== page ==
Each year, hundreds of children are injured or killed on Arizona’s roadways as a result of improper use of a safety seat or no use of a safety seat at all.
Beginning Aug. 2, Arizona’s new booster seat provision will require children younger than 8 years old or less than 4 feet 9 inches tall to sit in a proper child safety seat, such as a booster seat, when riding in a vehicle.
“By updating its child passenger safety law to include booster seats, Arizona is now providing parents and caregivers with guidance that offers the best protection possible for a child in the event of a crash,” said Linda Gorman, director of communications and public affairs for AAA Arizona. “Without question, this updated law will save lives.”
Prior to the enactment of this amended law, Arizona law permitted parents to transition children from a child safety seat to an adult safety belt at the age 5, despite overwhelming research that has proven these children aren’t properly protected. This made Arizona one of only three states without a law protecting children who are too big for a traditional car seat, but too small to be safely restrained by an adult safety belt alone.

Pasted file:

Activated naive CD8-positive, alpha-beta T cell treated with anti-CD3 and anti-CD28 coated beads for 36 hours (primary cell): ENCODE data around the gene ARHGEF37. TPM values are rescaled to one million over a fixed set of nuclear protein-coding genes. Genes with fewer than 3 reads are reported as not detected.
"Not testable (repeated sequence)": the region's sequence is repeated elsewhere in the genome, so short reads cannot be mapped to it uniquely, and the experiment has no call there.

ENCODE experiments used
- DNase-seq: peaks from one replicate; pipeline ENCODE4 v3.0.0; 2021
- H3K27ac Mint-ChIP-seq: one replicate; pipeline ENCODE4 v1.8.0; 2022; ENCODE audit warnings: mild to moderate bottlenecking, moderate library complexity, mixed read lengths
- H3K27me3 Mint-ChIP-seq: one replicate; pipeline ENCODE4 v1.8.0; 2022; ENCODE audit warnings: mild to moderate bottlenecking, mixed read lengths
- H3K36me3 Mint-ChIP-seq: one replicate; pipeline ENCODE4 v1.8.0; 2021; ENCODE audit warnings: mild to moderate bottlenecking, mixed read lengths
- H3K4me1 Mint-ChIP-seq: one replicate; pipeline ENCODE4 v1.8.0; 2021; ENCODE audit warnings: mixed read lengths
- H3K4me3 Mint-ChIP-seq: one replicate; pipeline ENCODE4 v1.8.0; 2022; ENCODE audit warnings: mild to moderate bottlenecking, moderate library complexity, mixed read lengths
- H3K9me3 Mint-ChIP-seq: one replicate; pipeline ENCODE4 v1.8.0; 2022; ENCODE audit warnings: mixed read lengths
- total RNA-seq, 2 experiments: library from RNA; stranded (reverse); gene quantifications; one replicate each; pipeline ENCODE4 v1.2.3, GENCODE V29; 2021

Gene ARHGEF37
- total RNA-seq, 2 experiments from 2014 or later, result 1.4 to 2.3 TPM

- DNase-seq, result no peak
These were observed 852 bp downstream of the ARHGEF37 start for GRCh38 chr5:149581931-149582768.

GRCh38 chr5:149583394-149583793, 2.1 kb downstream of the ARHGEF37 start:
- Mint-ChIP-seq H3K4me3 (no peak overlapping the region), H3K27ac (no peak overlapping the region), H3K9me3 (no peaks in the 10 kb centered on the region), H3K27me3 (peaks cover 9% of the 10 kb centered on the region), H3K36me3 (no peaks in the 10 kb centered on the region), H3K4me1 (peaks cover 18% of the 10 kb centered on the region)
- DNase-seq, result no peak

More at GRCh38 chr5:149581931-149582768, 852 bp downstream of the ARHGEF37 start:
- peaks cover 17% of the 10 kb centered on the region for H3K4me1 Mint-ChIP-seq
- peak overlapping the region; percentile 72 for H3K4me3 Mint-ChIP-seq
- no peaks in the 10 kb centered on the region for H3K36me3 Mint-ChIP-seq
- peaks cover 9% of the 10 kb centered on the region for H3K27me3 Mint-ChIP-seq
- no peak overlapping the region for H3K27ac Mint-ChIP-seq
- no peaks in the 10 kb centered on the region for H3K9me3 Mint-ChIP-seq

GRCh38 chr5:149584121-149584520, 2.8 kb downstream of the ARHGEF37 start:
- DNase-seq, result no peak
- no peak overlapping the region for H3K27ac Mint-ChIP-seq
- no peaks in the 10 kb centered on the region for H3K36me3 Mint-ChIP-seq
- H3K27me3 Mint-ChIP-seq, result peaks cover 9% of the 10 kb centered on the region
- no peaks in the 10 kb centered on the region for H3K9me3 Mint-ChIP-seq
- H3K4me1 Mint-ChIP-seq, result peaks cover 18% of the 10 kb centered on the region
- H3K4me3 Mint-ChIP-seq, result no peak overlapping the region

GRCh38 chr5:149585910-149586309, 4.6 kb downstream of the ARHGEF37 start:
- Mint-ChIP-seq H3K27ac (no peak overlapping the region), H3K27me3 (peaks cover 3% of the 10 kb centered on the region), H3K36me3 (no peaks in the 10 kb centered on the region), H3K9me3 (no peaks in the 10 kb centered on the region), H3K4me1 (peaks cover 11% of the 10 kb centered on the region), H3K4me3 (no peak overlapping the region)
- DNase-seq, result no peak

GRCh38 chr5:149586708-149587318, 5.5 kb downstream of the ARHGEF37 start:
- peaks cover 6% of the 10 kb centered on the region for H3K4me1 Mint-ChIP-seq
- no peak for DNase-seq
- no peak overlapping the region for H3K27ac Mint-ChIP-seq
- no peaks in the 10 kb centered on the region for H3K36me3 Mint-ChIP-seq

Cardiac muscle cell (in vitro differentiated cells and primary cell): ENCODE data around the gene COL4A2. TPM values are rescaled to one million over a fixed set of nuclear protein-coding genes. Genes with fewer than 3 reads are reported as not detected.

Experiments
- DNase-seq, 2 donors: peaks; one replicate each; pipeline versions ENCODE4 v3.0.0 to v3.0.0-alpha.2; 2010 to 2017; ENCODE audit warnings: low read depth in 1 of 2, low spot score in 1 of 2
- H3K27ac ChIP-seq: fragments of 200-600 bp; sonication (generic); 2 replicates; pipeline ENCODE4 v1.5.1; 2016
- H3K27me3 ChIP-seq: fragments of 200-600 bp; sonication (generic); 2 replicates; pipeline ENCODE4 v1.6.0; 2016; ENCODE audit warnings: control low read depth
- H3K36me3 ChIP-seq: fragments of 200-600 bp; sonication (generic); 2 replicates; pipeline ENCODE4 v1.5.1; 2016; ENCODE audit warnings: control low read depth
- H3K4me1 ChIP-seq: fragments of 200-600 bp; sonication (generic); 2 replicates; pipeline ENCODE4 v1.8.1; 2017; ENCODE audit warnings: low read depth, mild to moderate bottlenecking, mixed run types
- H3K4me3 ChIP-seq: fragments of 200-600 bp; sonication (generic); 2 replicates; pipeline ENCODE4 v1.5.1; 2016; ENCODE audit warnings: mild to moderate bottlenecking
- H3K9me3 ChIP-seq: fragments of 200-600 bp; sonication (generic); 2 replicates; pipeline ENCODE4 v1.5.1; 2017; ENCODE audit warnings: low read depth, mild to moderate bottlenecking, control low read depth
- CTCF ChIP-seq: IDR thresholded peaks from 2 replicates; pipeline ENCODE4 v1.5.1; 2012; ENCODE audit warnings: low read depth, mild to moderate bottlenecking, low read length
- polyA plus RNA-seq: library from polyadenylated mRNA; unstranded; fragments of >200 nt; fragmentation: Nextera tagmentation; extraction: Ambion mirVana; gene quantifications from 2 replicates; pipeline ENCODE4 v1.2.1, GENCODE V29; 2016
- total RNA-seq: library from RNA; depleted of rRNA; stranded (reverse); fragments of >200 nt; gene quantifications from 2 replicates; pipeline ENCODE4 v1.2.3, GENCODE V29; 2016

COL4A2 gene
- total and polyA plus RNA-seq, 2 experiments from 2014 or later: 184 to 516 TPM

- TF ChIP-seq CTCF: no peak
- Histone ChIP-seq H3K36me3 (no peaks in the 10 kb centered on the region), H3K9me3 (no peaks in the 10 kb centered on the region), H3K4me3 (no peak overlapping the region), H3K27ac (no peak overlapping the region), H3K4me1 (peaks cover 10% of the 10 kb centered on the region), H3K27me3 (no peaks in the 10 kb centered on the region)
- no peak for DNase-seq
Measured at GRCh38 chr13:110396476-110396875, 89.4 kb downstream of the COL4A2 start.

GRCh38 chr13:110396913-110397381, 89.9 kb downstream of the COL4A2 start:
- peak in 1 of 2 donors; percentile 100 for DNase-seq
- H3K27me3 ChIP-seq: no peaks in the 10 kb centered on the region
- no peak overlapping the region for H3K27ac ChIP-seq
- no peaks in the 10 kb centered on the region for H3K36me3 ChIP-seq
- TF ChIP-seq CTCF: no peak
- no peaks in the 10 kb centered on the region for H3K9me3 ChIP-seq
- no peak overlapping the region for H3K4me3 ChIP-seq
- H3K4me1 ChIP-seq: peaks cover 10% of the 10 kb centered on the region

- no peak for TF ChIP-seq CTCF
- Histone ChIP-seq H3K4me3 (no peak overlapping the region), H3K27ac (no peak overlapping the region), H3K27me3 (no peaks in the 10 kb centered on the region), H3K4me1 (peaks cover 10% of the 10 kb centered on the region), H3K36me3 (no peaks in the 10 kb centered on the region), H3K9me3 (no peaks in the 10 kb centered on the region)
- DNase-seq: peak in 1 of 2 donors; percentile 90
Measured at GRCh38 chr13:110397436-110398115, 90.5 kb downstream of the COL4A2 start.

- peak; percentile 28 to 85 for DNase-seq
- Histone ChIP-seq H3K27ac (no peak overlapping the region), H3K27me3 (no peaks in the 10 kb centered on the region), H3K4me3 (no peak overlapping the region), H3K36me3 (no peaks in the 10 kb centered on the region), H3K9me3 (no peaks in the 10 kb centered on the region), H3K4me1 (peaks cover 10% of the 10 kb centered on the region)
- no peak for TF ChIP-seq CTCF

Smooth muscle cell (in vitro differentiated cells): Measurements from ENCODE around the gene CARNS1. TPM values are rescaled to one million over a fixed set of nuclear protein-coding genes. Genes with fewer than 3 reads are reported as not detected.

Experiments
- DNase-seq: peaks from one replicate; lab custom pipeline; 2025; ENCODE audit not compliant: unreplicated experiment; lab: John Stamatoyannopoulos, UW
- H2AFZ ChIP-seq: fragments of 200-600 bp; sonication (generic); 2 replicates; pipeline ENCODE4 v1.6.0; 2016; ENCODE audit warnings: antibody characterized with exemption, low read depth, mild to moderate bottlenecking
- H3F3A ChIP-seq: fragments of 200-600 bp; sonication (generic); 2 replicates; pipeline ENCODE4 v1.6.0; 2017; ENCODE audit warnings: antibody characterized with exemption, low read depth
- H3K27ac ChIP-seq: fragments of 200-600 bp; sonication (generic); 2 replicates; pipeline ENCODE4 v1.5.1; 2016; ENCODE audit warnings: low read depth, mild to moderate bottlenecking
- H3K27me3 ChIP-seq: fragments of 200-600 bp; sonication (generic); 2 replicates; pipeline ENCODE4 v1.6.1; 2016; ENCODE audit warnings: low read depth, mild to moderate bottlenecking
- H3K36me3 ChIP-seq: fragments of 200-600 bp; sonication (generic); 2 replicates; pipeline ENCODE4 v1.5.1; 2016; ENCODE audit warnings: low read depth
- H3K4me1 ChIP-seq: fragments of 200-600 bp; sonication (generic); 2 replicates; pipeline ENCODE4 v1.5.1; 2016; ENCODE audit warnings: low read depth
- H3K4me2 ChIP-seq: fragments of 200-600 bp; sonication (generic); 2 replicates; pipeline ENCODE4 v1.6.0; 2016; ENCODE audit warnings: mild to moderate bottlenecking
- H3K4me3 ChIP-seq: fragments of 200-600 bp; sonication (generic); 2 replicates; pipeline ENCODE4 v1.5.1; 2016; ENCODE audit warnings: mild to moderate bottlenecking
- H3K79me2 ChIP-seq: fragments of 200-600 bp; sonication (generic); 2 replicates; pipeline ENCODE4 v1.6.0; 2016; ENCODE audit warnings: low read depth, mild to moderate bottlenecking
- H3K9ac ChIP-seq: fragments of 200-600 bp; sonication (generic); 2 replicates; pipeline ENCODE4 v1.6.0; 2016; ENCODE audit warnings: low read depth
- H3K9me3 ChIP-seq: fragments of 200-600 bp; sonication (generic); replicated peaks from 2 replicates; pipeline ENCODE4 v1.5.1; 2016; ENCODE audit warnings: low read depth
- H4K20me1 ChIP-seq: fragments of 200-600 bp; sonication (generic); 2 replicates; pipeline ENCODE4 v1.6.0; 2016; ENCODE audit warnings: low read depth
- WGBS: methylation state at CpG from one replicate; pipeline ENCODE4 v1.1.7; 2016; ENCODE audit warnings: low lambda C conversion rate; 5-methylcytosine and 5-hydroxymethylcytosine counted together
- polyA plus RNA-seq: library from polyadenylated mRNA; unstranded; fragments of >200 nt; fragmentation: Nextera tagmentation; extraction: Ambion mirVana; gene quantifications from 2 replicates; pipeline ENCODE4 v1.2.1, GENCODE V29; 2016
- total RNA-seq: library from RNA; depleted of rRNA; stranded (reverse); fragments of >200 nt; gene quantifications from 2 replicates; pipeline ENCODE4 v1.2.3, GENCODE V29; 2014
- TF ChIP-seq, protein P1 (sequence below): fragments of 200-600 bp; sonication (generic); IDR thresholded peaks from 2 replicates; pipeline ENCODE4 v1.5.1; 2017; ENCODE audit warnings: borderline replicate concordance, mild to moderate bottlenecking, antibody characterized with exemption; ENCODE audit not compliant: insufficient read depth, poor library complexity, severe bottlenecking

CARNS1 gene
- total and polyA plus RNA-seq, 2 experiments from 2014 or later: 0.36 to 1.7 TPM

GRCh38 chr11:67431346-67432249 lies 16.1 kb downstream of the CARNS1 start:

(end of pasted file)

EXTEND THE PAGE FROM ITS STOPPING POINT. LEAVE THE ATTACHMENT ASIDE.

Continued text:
According to the National Highway Traffic Safety Administration, the proper use of a safety seat can reduce a child’s fatality risk by up to 71 percent. In Arizona in 2010, all of the 5– to 8–year-olds who were killed in car crashes died because they were not properly restrained.
Several state and nationwide agencies supported this measure, introduced by Rep. Nancy McLain (R), as it made its way through the legislature and to Gov. Jan Brewer’s desk for approval.
Violation of the amended law is a primary offense and carries a fine of $50. Booster seats cost about $20.
Source: AAA Arizona
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